“Chick lit grows up”

“10 years after ‘Bridget Jones’, chick lit grows up, gets serious and stops wearing pink jump.” This is the title of a feature article by Heidi Benson that was printed in the San Francisco Chronicle’s Book Review. In the article, Benson addresses the rising interest in women’s anthologies.

“Women are reading more of these books — both anthologies and self-help,” says Louisa Ermelino of Publisher’s Weekly. “We want to see ourselves reflected.”

Our thoughts, indeed!

Read the article at http://sfgate.com/cgi-bin/article.cgi?file=/c/a/2006/05/09/DDG8MIMKB51.DTL


Feature Story in May’s Bay Area BusinessWoman

Patti and I are very proud that Dare To Be Fabulous is featured in the May 2006 issue of Bay Area BusinessWoman, a publication available throughout the San Francisco bay area (and online). The tag line: “Connecting women in commerce, community and the arts”.

You can link to the featured story here: http://babwnews.com/article.php?id=583&action=

This publication came to my attention when I first moved to the bay area four years ago. The positive spirit of this paper, celebrating women and offering a way for all of us to connect, is truly in the spirit of Dare To Be Fabulous. To have DTBF featured in the May issue is heart-warming.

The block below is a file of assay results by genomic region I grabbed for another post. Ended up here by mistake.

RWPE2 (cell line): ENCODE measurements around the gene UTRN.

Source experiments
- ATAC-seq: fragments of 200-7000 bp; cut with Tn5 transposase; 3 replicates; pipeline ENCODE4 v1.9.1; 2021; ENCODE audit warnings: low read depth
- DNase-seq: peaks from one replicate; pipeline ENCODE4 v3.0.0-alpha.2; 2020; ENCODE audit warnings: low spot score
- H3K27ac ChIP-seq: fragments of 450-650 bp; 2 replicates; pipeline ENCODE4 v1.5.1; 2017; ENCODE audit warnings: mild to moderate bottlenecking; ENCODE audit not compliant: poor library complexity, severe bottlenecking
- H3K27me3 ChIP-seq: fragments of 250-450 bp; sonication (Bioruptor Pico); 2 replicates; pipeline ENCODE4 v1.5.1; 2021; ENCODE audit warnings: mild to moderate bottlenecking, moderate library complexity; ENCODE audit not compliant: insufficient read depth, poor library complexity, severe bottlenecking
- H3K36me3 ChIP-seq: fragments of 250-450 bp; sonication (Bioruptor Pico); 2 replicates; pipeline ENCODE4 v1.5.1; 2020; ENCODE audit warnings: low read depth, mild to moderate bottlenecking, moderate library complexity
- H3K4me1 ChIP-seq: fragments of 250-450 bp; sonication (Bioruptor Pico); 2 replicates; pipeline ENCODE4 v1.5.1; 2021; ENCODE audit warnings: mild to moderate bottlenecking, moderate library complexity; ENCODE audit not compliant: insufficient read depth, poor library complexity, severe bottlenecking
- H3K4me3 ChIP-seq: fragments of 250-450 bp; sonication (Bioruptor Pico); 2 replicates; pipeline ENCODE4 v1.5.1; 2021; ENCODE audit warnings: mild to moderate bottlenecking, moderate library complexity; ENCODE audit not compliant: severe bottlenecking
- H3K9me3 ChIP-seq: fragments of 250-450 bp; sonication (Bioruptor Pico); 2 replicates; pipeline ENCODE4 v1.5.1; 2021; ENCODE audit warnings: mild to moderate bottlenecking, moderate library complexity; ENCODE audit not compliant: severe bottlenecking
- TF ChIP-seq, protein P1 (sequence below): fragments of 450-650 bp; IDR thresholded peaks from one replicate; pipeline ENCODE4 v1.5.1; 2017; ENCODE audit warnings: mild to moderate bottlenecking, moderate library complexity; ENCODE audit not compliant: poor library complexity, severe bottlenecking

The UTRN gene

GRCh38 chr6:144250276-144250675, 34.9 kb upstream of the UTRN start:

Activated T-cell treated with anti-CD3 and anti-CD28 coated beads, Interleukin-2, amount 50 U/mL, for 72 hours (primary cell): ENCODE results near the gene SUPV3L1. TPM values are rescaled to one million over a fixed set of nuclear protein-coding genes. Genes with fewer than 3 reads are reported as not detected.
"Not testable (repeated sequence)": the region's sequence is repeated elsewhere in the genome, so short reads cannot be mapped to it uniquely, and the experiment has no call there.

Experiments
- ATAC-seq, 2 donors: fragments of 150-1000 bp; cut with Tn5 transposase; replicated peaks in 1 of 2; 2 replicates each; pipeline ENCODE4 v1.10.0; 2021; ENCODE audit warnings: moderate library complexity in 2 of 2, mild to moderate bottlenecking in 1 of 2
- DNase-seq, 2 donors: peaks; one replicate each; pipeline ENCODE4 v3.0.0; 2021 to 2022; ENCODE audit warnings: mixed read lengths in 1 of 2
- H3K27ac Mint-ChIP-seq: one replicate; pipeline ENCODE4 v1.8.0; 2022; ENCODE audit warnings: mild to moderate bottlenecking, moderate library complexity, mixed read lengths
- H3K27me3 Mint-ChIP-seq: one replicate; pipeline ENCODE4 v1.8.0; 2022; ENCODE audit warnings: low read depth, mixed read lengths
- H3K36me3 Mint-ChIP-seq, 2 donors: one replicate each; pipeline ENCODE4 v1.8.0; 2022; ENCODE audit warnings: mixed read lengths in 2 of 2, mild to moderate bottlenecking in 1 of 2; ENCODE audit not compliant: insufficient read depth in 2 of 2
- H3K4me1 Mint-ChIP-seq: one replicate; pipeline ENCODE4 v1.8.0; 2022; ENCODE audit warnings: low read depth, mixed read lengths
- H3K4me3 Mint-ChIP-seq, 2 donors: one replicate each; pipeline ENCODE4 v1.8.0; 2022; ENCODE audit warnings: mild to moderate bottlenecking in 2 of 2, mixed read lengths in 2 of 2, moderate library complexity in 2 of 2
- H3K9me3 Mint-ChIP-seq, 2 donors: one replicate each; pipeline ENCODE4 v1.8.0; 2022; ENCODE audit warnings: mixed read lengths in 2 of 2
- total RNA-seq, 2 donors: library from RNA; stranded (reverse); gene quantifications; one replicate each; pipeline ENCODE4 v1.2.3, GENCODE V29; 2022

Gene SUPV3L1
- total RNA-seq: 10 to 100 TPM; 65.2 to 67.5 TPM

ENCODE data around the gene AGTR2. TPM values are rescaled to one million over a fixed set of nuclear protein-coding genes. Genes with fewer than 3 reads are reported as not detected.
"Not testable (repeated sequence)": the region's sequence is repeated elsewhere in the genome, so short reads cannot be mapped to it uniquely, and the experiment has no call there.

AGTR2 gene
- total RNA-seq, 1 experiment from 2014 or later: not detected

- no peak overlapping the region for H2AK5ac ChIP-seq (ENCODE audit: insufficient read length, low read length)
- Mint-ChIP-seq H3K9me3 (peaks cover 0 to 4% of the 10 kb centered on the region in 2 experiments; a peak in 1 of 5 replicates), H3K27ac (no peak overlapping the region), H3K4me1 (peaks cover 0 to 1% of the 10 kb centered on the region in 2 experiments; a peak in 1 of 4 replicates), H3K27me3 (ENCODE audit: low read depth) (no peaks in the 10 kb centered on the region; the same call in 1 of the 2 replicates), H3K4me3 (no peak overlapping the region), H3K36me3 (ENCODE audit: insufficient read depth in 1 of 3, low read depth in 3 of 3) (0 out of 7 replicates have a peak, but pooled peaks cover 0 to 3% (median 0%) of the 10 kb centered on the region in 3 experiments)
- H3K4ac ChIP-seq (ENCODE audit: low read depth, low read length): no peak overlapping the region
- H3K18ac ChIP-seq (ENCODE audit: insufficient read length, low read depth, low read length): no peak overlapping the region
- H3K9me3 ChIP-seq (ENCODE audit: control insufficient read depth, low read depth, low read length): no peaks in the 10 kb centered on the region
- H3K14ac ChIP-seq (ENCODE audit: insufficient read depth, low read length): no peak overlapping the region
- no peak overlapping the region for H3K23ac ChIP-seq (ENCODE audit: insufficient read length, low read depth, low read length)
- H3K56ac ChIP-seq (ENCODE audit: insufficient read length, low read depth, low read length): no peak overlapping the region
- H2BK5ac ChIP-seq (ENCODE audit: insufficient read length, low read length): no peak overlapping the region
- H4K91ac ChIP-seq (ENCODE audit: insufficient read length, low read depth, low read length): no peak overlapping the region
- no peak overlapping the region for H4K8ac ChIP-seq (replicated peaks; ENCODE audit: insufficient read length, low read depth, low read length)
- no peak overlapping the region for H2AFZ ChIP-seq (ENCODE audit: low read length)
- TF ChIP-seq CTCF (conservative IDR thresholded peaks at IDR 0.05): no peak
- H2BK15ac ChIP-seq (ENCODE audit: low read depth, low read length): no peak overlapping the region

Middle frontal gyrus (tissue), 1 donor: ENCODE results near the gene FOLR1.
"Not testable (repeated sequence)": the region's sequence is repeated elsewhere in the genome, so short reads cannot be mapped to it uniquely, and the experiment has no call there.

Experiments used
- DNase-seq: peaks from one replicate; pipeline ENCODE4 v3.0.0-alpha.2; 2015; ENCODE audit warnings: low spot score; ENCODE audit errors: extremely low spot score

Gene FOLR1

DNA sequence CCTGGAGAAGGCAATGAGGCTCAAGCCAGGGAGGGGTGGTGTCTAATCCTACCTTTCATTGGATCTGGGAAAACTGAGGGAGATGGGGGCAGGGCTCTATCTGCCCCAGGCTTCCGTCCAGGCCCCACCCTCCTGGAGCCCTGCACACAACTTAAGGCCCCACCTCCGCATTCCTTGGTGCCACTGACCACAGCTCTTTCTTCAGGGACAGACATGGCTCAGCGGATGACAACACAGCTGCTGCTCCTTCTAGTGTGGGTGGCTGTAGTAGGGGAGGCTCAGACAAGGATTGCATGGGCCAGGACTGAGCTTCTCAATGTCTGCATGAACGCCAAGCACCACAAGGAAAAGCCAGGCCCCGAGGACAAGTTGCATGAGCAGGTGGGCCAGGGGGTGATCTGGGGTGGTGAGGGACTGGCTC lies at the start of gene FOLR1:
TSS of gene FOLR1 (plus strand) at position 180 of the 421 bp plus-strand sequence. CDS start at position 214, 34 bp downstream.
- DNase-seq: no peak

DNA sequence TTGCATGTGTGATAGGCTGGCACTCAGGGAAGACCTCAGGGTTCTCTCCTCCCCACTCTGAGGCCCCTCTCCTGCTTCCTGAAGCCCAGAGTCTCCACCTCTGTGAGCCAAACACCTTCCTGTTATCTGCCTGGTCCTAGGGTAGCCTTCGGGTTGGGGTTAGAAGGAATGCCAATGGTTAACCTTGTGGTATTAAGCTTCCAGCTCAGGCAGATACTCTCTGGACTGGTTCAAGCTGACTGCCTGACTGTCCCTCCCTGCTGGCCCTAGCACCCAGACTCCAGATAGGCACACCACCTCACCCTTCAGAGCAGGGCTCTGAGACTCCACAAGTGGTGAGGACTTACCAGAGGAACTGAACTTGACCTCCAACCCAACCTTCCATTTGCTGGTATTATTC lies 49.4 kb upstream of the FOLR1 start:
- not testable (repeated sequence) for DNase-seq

Peruse their website and share your feedback! They’d like that. 🙂



DTBF tees and undies, my oh my!

Dare To Be Fabulous
long-sleeve tees, short-sleeve tees and undies! These items will soon be available for orders through our boutique page. Watch for them in April!

Honoring Betty Friedan and Coretta Scott King

We honor two fabulous women who died this week: Betty Friedan and Coretta Scott King. Women who were part of the revolutionary movements of the 1960s and continued throughout their lives to generate change and awaken consciousness in people everywhere. Women who defied the societal standards of their time and proposed the radical notion that men and women, and all races, were created equal.

Betty Friedan

Betty Friedan became world famous for her book “The Feminine Mystique,” a book she wrote while living as a suburban housewife in New York. She had graduated from Smith College in 1942 and later studied with the renowned psychologist, Erik Erikson at U.C. Berkeley. When she was offered a second prestigious fellowship in the graduate school of Psychology, her husband pressured her to turn it down. It was then that she wrote “The Feminine Mystique” (published in 1963). This book was founded on the notion that men and women were created equal and analyzed how women had been affected in the years following World War II by their expected societal roles and their limited means to fulfill career aspirations. In later editions, the issue of choice was also integrated into the book. In 1966, Ms. Friedan helped found the National Organization of Women. And then, in 1971, with Gloria Steinem and Bella Abzug, she founded the Women’s Political Caucus. Ms. Friedan wrote several other books, but it was “The Feminine Mystique” that continued to provoke questions and to inspire women, and men, all over the world, to transform themselves and the societies they lived in. She died on Saturday, her 85th birthday, of congestive heart failure.